• No, America has been ruled by a either a Conservative, Christian Nationalist Party or a Conservative, Christian Fundamentalist Nationalist Party for all these years.

        Also apparently you missed the news, but the LDP has been out of power a couple of times since the late 1980s, and has not ruled alone in a very long time either.

      • Steve Jackman

        GMainwaring wrote, “No, America has been ruled by a either a Conservative, Christian Nationalist Party or a Conservative, Christian Fundamentalist Nationalist Party for all these years.” Oh, I forgot, Obama, and Clinton and Carter before him, are all fundamentalist nationalist conservatives. Please, get a grip!

        “Also apparently you missed the news, but the LDP has been out of power a couple of times since the late 1980s, and has not ruled alone in a very long time either.” Are you serious? Do you really think a couple of brief interruptions in more than fifty years of LDP rule count as anything?

      • No, Obama, Clinton and Carter are all Conservative Christian Nationalists. The Republicans are the Fundamentalist Christians (not that there is a great deal of difference…). Democrats, Republicans, it really doesn’t matter, both cite God more often than Islamic Fundamentalists, and the Democrats are only “liberal” by comparison. What most other developed societies, including Japan’s, consider “liberal” would be called “commie/pinko/socialist” in the US. Even the LDP is more liberal and socialist than any mainstream US party.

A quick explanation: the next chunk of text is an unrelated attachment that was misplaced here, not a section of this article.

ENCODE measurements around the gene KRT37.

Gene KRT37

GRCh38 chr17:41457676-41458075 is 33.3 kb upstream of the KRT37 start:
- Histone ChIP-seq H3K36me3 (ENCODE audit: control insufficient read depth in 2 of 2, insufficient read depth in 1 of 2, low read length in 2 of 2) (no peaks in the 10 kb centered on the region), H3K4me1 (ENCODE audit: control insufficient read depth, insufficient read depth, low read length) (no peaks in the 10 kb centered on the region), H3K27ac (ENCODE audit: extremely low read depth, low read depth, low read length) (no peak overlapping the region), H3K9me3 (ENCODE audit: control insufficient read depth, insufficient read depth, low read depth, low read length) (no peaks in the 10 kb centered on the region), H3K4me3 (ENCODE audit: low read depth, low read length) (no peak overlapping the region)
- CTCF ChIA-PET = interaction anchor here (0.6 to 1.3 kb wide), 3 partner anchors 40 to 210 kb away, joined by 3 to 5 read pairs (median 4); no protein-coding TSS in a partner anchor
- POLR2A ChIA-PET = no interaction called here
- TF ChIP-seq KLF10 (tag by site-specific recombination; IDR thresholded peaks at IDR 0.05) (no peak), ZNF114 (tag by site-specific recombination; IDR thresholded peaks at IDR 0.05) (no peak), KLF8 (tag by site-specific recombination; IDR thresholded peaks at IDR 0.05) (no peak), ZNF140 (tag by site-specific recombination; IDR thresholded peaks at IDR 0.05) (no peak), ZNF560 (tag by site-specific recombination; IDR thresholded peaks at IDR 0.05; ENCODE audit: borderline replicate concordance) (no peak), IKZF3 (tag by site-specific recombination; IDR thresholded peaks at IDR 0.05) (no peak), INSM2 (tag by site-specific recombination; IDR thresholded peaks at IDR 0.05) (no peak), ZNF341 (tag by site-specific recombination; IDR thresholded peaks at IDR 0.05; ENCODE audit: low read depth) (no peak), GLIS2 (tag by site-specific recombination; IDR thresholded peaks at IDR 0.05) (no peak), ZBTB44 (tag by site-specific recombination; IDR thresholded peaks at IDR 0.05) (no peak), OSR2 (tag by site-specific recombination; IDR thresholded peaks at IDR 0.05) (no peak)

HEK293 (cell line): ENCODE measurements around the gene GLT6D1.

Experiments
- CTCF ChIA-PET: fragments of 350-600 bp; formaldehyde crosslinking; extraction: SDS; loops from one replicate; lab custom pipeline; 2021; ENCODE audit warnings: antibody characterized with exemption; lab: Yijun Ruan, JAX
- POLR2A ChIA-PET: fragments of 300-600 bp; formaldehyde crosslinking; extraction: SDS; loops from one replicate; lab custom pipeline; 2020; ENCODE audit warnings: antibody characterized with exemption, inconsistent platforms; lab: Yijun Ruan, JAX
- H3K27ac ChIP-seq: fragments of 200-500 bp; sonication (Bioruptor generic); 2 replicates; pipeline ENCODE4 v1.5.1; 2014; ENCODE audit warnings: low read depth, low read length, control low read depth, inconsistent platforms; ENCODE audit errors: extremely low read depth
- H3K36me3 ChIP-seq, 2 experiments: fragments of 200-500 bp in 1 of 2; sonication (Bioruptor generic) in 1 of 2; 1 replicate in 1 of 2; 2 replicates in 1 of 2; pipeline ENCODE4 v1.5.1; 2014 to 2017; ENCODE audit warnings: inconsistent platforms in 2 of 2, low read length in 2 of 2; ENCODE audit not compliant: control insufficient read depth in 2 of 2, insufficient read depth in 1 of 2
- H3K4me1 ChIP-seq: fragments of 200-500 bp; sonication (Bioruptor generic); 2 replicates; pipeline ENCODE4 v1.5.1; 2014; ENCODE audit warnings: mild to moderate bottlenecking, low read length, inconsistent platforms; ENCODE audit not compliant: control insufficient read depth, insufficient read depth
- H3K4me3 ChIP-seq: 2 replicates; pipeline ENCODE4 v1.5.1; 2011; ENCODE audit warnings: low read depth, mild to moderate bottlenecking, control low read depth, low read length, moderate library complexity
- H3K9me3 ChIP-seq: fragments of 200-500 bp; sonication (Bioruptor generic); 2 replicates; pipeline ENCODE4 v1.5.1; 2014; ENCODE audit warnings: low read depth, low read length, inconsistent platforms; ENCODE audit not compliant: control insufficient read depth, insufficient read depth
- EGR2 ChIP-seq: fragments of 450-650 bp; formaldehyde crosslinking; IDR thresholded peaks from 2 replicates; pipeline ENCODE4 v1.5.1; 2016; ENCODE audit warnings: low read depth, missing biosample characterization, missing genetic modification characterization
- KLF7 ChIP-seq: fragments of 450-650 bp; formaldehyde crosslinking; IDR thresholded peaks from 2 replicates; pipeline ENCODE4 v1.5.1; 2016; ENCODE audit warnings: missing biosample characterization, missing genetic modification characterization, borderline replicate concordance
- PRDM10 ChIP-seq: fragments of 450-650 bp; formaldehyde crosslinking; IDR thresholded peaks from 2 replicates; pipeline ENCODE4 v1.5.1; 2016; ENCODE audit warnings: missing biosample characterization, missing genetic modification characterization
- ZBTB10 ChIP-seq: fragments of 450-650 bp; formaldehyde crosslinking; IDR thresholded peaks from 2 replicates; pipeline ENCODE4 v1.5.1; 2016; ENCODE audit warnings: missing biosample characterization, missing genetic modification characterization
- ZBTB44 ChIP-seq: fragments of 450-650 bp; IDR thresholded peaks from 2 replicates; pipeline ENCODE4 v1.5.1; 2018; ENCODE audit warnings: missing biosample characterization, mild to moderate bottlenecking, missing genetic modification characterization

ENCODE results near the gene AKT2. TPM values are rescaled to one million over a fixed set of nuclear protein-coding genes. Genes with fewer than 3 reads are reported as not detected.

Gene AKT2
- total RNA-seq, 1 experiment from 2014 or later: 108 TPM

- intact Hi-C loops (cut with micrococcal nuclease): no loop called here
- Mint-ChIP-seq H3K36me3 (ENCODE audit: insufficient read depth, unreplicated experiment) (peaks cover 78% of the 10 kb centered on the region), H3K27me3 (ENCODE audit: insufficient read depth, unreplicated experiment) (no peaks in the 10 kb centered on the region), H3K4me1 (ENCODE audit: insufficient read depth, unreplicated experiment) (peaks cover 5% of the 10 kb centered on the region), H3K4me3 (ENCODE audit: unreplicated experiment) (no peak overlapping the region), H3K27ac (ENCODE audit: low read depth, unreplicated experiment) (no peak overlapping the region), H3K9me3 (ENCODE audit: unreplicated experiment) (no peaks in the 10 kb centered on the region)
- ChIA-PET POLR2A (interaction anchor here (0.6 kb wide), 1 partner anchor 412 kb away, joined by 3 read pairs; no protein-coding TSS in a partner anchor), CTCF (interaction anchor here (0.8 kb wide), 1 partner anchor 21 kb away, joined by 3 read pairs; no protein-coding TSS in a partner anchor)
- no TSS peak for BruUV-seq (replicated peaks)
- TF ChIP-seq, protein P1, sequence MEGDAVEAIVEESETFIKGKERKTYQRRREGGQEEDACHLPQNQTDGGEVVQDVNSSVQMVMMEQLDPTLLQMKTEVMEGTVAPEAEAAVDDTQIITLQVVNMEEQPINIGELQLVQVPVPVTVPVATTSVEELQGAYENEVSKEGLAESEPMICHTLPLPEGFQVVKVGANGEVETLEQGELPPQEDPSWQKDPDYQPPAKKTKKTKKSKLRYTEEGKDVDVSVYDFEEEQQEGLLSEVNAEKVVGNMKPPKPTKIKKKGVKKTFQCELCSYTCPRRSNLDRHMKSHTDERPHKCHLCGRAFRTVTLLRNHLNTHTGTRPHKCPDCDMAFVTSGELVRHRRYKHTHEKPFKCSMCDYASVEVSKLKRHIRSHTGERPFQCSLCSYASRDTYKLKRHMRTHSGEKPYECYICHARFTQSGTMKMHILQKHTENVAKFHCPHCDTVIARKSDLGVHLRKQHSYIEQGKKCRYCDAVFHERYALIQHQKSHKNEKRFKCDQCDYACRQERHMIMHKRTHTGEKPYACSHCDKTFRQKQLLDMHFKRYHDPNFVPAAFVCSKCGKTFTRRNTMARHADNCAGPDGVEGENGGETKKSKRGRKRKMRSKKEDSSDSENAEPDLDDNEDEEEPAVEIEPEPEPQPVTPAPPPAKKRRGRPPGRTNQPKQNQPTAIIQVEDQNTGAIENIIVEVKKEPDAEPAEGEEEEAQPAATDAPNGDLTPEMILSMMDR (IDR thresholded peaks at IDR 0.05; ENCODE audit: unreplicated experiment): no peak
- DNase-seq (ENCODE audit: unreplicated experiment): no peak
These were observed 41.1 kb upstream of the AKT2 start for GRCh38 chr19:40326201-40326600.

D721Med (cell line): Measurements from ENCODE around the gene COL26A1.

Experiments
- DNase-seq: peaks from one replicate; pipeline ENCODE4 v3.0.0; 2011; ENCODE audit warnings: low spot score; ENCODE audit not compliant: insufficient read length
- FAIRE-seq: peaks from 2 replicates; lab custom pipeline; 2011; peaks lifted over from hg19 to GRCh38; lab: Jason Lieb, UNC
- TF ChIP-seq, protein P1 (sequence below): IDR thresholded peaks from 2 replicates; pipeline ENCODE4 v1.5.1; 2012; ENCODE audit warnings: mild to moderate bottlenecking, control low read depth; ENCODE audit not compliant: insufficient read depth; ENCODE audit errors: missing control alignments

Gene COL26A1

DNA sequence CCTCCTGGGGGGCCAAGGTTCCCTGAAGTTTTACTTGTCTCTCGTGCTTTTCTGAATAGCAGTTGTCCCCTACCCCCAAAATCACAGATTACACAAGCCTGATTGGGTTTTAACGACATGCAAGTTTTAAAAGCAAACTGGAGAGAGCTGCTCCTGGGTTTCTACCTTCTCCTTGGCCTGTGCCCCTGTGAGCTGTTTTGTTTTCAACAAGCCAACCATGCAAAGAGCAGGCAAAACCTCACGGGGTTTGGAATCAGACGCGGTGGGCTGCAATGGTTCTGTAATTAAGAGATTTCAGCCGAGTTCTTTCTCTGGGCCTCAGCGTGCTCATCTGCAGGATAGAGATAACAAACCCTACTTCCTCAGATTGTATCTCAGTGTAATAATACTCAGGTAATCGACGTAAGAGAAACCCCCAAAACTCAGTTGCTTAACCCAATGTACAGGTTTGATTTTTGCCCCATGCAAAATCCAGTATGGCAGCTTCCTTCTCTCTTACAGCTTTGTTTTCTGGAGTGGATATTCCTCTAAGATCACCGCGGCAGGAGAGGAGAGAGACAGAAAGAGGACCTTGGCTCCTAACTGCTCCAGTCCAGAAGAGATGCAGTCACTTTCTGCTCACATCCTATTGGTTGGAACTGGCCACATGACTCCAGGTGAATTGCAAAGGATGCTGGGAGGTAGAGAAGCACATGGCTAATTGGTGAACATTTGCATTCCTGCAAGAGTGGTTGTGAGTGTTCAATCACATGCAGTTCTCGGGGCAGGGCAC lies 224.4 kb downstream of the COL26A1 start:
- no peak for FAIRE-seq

“Do you really think a couple of brief interruptions in more than fifty years of LDP rule count as anything?”

        Were you even in Japan the last time the LDP held sole power in the Diet? There may have been a year or two right after the Murayama Cabinet, but as long as I can remember, which is a couple of decades, the LDP has always relied on a coalition partner to run the country.

      • Steve Jackman

        The Komeito Party, which is the LDP’s usual coalition partner is even more conservative than the LDP. So, what does that say?

      • That you have not read Komeito’s platform, nor possess even the most basic grasp of Japanese politics.

        *That* is what your comment says. Congratulations – you have instantly excluded yourself from any discussion on how to shape Japan’s future, as you have demonstrated a complete lack of comprehension concerning where Japan is today. However, please continue to voice your support for Arudou. By doing so you are helping to make certain he is never taken seriously – but you knew that, didn’t you? ;-)

      • Steve Jackman

        I find nothing of substance in any of your comments here, including this one. They are just a bunch of words stringed together, without any meaning. Are you saying that Komeito is not a conservative party, because that would be incredibly ignorant of you.